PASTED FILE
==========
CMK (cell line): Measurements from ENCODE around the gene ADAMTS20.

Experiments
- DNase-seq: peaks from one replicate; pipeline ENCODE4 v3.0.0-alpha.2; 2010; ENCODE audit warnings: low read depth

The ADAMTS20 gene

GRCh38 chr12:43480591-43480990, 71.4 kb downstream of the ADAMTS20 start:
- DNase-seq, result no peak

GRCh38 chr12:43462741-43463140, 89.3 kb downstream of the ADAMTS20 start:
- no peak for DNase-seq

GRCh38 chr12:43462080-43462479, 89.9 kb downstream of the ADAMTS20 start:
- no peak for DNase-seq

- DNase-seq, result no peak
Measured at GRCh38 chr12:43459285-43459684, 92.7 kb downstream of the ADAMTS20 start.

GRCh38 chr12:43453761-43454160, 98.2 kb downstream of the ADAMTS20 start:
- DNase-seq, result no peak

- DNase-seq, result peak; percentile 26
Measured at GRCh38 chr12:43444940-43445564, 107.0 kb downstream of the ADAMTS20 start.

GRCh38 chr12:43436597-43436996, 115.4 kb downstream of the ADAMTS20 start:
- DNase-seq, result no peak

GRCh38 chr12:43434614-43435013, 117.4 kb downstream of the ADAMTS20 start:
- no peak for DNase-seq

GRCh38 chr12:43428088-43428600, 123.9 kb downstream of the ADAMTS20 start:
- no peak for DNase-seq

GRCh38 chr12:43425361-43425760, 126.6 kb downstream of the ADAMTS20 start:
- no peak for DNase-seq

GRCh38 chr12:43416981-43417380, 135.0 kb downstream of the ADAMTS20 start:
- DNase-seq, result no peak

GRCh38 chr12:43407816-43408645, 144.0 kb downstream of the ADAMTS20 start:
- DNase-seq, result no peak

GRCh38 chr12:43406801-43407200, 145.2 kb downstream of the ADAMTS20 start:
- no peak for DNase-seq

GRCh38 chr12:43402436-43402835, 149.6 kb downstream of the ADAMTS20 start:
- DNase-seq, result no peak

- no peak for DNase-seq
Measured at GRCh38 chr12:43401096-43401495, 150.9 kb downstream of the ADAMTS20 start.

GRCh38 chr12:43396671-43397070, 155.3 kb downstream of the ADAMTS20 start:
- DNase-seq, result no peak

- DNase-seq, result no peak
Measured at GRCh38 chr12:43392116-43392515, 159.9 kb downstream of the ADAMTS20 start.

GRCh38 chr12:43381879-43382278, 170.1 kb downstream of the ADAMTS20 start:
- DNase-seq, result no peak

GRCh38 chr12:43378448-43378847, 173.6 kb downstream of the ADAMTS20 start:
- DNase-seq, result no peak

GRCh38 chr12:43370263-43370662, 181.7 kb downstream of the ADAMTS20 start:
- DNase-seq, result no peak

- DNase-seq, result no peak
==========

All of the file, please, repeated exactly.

CMK (cell line): Measurements from ENCODE around the gene ADAMTS20.

Experiments
- DNase-seq: peaks from one replicate; pipeline ENCODE4 v3.0.0-alpha.2; 2010; ENCODE audit warnings: low read depth

The ADAMTS20 gene

GRCh38 chr12:43480591-43480990, 71.4 kb downstream of the ADAMTS20 start:
- DNase-seq, result no peak

GRCh38 chr12:43462741-43463140, 89.3 kb downstream of the ADAMTS20 start:
- no peak for DNase-seq

GRCh38 chr12:43462080-43462479, 89.9 kb downstream of the ADAMTS20 start:
- no peak for DNase-seq

- DNase-seq, result no peak
Measured at GRCh38 chr12:43459285-43459684, 92.7 kb downstream of the ADAMTS20 start.

GRCh38 chr12:43453761-43454160, 98.2 kb downstream of the ADAMTS20 start:
- DNase-seq, result no peak

- DNase-seq, result peak; percentile 26
Measured at GRCh38 chr12:43444940-43445564, 107.0 kb downstream of the ADAMTS20 start.

GRCh38 chr12:43436597-43436996, 115.4 kb downstream of the ADAMTS20 start:
- DNase-seq, result no peak

GRCh38 chr12:43434614-43435013, 117.4 kb downstream of the ADAMTS20 start:
- no peak for DNase-seq

GRCh38 chr12:43428088-43428600, 123.9 kb downstream of the ADAMTS20 start:
- no peak for DNase-seq

GRCh38 chr12:43425361-43425760, 126.6 kb downstream of the ADAMTS20 start:
- no peak for DNase-seq

GRCh38 chr12:43416981-43417380, 135.0 kb downstream of the ADAMTS20 start:
- DNase-seq, result no peak

GRCh38 chr12:43407816-43408645, 144.0 kb downstream of the ADAMTS20 start:
- DNase-seq, result no peak

GRCh38 chr12:43406801-43407200, 145.2 kb downstream of the ADAMTS20 start:
- no peak for DNase-seq

GRCh38 chr12:43402436-43402835, 149.6 kb downstream of the ADAMTS20 start:
- DNase-seq, result no peak

- no peak for DNase-seq
Measured at GRCh38 chr12:43401096-43401495, 150.9 kb downstream of the ADAMTS20 start.

GRCh38 chr12:43396671-43397070, 155.3 kb downstream of the ADAMTS20 start:
- DNase-seq, result no peak

- DNase-seq, result no peak
Measured at GRCh38 chr12:43392116-43392515, 159.9 kb downstream of the ADAMTS20 start.

GRCh38 chr12:43381879-43382278, 170.1 kb downstream of the ADAMTS20 start:
- DNase-seq, result no peak

GRCh38 chr12:43378448-43378847, 173.6 kb downstream of the ADAMTS20 start:
- DNase-seq, result no peak

GRCh38 chr12:43370263-43370662, 181.7 kb downstream of the ADAMTS20 start:
- DNase-seq, result no peak

- DNase-seq, result no peak